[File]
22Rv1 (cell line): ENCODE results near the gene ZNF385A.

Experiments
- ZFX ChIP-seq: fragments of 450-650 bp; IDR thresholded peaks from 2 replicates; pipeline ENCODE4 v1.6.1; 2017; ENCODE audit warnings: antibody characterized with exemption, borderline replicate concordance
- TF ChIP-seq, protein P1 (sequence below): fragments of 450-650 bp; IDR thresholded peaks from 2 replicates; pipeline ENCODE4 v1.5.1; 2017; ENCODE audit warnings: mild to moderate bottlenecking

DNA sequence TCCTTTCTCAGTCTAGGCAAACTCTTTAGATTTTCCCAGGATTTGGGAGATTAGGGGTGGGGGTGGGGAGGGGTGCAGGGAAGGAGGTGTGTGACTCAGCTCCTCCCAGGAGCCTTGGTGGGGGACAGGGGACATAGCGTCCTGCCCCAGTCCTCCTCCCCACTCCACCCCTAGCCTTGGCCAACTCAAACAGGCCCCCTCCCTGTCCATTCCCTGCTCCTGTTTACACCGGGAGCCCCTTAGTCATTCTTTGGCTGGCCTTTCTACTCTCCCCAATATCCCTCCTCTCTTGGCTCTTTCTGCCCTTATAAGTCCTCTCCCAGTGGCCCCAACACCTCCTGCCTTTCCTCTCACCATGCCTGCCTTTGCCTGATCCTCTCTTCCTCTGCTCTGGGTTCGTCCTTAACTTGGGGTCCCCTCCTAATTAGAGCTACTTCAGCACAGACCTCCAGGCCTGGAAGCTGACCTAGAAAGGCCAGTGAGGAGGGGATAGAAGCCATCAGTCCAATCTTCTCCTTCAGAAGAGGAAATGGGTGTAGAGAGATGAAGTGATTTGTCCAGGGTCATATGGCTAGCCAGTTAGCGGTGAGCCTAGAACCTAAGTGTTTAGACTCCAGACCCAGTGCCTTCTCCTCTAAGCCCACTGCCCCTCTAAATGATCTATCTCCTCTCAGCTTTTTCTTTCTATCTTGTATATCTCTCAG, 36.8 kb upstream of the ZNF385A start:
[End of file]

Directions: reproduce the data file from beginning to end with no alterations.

22Rv1 (cell line): ENCODE results near the gene ZNF385A.

Experiments
- ZFX ChIP-seq: fragments of 450-650 bp; IDR thresholded peaks from 2 replicates; pipeline ENCODE4 v1.6.1; 2017; ENCODE audit warnings: antibody characterized with exemption, borderline replicate concordance
- TF ChIP-seq, protein P1 (sequence below): fragments of 450-650 bp; IDR thresholded peaks from 2 replicates; pipeline ENCODE4 v1.5.1; 2017; ENCODE audit warnings: mild to moderate bottlenecking

DNA sequence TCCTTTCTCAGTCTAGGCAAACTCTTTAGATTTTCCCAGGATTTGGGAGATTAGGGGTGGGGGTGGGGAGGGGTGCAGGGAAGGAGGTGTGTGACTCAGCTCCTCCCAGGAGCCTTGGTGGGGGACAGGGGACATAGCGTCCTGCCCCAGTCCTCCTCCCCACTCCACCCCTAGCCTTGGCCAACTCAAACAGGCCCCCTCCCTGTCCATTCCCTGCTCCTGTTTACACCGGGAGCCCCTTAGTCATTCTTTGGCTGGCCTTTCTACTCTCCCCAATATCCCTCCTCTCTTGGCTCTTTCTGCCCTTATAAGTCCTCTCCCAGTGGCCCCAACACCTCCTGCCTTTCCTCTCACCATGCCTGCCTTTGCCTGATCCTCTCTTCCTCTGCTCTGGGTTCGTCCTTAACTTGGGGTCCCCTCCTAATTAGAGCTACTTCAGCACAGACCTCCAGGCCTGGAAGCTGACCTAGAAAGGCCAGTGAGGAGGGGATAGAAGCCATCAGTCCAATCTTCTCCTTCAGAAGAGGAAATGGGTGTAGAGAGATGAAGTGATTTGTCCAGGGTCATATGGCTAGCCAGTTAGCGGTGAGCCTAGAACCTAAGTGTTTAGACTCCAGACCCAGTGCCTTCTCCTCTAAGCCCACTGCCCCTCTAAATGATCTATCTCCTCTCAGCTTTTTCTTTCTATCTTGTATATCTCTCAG, 36.8 kb upstream of the ZNF385A start: